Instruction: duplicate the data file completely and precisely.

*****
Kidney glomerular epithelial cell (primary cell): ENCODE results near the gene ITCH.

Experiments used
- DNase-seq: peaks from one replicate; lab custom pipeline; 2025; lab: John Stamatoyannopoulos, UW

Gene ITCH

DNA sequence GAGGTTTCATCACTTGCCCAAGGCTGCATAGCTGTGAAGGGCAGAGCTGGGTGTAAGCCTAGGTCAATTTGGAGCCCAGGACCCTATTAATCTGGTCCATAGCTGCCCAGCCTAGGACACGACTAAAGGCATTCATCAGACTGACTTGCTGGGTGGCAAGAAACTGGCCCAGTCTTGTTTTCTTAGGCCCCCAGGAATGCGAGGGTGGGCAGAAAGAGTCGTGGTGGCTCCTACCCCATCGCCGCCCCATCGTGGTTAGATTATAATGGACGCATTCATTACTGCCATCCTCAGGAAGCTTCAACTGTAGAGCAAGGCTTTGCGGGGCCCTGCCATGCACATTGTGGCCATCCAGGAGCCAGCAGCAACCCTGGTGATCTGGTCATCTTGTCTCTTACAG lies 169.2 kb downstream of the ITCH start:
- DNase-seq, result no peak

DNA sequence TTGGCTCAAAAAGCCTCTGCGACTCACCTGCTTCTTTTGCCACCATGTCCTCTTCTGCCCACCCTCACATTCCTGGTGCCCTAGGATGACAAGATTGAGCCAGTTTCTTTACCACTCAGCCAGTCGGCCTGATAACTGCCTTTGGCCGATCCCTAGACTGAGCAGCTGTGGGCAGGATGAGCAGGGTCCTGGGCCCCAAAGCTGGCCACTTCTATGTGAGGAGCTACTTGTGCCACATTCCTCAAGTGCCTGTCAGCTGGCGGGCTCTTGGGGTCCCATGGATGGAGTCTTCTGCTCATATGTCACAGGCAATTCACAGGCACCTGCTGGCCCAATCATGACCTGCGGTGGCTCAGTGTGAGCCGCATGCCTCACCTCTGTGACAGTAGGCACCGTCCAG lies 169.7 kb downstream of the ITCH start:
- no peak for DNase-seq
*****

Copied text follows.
Kidney glomerular epithelial cell (primary cell): ENCODE results near the gene ITCH.

Experiments used
- DNase-seq: peaks from one replicate; lab custom pipeline; 2025; lab: John Stamatoyannopoulos, UW

Gene ITCH

DNA sequence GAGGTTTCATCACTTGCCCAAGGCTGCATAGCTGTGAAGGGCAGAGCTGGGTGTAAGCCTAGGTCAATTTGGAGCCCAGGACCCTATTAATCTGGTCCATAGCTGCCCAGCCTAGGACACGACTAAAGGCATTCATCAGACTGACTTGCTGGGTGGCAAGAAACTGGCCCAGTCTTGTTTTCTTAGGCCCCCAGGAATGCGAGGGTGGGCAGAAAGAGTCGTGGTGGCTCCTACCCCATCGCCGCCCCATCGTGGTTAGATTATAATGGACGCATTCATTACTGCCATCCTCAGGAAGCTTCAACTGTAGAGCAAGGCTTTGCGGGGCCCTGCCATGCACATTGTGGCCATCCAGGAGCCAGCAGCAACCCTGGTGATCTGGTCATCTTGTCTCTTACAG lies 169.2 kb downstream of the ITCH start:
- DNase-seq, result no peak

DNA sequence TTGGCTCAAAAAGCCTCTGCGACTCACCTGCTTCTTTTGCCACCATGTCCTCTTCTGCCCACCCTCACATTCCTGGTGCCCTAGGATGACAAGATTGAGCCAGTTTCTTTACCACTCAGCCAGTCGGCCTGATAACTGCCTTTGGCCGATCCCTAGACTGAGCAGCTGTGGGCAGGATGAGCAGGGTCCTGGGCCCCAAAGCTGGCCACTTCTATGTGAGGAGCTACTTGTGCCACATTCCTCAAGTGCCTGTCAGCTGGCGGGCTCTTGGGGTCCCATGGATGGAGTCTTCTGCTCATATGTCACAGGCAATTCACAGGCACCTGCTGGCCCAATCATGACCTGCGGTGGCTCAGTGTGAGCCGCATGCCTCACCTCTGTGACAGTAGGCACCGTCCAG lies 169.7 kb downstream of the ITCH start:
- no peak for DNase-seq